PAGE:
Ordination of Women to Priesthood

Ordination of Women to Priesthood

I have been following the ordeal of Father Roy Bourgeois who participated in the ordination ceremony of a woman priest in the United States back in 2008. In case you don’t know, Father Roy is a 73-year-old peace activist Catholic priest who belongs to the Maryknoll Fathers and Brothers for about four decades. He entered the seminary of Maryknoll after four years of military service receiving a Purple Heart for his duty in Vietnam. He was ordained in1972.

In August, 2008, he gave the homily at the ordination of Janice Sevre-Duszynska at a Unitarian church in Lexington, Kentucky for which he got a notice of possible excommunication by the Vatican. He was excommunicated latae sententiae meaning instant sentence for certain actions.

In March last year, Maryknoll asked him to recant his support of women’s ordination or face expulsion from the order. He did not recant and explained that his actions were a matter of conscience and rights of a priest. This month, Maryknoll took a vote to expel him but the results are not yet reported.

Why are women not allowed to be ordained into the Catholic priesthood?

Here is a very recent answer from a monsignor speaking on behalf of a Canadian archbishop, “On the question of the ordination of women, expert scholarship and the writings of the early Church Fathers clearly show that while women exercised a vital and irreplaceable role in the early Church, they were never ordained to the ministerial priesthood or episcopacy. This decision by the Church stems from the decision of Our Lord himself in his choice of the Twelve.”

That is a stock answer I have heard before from the hierarchy and lay people who oppose the ordination of women. Put in that context, who would question the wisdom of our Lord in whatever he decided to do. As a Christian, I wouldn’t. But allow me to look a bit closer at the Church’s decision if indeed it stems from the Lord’s choice of disciples.

The Twelve were white, unschooled Jewish men, some of whom were married. Why did the Church allow non-white, non-Jewish and often learned men into the priesthood? If the decision stemmed from the Lord’s choice, then the Church should have allowed married men too. (Earlier, married men may be ordained to priesthood. Until the twelfth century, priests, bishops and 39 popes were married. Movements for celibacy started because of inheritance problems and celibacy was imposed following the Second Lateran Council in 1139. Not quite in accord with the Lord!)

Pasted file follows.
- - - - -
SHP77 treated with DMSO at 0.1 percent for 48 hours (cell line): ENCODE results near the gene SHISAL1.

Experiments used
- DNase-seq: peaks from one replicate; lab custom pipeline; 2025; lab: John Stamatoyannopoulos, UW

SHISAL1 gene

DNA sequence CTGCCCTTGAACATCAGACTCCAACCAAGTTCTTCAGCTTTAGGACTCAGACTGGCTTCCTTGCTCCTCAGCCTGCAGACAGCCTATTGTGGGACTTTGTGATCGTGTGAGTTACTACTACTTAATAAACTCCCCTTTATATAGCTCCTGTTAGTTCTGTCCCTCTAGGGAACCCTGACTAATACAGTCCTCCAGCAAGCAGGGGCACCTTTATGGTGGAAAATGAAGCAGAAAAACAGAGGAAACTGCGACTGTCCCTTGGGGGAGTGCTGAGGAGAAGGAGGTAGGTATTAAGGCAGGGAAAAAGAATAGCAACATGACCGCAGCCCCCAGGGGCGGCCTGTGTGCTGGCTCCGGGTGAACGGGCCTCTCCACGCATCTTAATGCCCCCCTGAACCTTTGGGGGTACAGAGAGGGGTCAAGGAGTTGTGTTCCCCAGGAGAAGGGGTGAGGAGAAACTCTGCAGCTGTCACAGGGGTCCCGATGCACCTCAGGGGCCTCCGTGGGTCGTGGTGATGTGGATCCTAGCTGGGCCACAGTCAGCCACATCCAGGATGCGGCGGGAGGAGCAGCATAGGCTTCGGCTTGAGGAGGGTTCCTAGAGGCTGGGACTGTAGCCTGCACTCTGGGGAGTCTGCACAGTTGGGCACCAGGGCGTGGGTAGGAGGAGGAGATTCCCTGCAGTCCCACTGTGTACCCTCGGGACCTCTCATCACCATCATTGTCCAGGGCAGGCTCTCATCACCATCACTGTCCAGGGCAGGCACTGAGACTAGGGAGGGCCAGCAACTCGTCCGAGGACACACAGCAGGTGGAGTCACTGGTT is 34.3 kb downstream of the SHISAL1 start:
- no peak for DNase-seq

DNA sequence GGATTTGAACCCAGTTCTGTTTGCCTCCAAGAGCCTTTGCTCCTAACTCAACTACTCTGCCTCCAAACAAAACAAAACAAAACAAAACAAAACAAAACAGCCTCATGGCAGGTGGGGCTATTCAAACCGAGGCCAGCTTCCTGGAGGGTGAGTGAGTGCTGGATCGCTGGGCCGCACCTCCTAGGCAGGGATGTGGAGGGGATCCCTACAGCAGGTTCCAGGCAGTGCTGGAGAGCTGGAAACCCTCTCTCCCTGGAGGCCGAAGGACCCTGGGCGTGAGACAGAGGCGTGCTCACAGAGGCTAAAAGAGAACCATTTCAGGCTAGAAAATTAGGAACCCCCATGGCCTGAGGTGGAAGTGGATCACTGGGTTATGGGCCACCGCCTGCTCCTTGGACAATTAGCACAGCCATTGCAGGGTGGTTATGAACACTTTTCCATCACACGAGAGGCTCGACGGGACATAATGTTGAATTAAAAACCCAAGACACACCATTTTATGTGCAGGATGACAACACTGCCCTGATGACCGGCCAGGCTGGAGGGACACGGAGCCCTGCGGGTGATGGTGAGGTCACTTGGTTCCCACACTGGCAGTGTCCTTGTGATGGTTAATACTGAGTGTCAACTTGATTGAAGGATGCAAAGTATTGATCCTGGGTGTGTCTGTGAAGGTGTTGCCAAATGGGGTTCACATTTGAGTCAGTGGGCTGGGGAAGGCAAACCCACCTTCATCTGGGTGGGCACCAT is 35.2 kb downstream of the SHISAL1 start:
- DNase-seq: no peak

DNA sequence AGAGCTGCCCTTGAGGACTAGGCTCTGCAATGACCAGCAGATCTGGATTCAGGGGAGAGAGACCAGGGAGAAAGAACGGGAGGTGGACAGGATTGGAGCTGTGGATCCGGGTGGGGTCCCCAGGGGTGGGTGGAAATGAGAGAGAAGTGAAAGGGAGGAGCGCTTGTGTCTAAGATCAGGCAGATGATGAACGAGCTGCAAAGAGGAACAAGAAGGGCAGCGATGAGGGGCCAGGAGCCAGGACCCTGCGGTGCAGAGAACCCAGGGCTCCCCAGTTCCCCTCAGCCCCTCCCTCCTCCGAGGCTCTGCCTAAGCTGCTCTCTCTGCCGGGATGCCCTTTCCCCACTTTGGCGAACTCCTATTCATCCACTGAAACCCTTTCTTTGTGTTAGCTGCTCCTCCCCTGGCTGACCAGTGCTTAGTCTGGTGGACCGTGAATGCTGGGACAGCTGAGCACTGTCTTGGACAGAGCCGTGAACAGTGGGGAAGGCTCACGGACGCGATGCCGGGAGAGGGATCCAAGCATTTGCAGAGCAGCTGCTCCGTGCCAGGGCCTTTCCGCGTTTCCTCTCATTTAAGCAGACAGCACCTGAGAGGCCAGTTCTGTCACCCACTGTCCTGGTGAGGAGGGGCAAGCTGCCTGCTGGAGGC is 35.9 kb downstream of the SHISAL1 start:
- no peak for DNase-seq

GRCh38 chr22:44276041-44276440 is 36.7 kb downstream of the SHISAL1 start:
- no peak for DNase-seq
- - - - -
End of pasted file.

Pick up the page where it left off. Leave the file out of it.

I suppose when the first black was ordained a Catholic priest, an argument was placed that there were no blacks among the Lord’s disciples. Similarly, there were no Italians, Americans, Canadians or Filipinos among the Twelve. How did the Church overcome the argument?

The Lord’s choice of the twelve was based more on their beliefs and faith. That they were all white Jewish men speaks more of the times than prejudice. Two thousand years ago in Palestine, long before the Dark Ages, a non-Jew was either a black slave or a stranger from other lands. I suppose none of these would be good in the Lord’s mind to spread the word or to lead believers in the Holy Land. And women were treated as chattel. Indeed, Paul had time and again warned that women should not speak or lead men (see for example 1 Corinthians 14: 34-35).

This cultural and social prejudice against women goes deep. In olden times, women were considered inferior to men physically (because they are smaller in size), intellectually and emotionally (might is right). This is the same prejudice that has kept women from leading a nation or becoming a leader in her chosen field of endeavour. But we have gone a long way from that or we would not have seen the emergence of Prime Minister Margaret Thatcher of U. K., Prime Minister Indira Gandhi of India, Prime Minister Benazir Bhutto of Pakistan or President Cory Aquino of the Philippines.

I like to think that every priest is called upon by the Holy Spirit to pursue a religious life, to become a priest and to serve the Lord. In my curiosity, I have asked some friendly priests how this comes about. I have been told that sometimes it happens in the quiet of the church or in his own bedroom when he is praying as a young man. Or it may happen in a dream. Naturally, similar things could have happened to young girls. A prime example would be St. Therese of Lisieux.

It is time that the Church considers the ordination of women to Catholic priesthood more seriously. The argument that the Lord did not have women disciples is a red herring, convenient and dismissive but misleading and not conducive to solving an increasingly pestering problem of our Church in the twenty first century.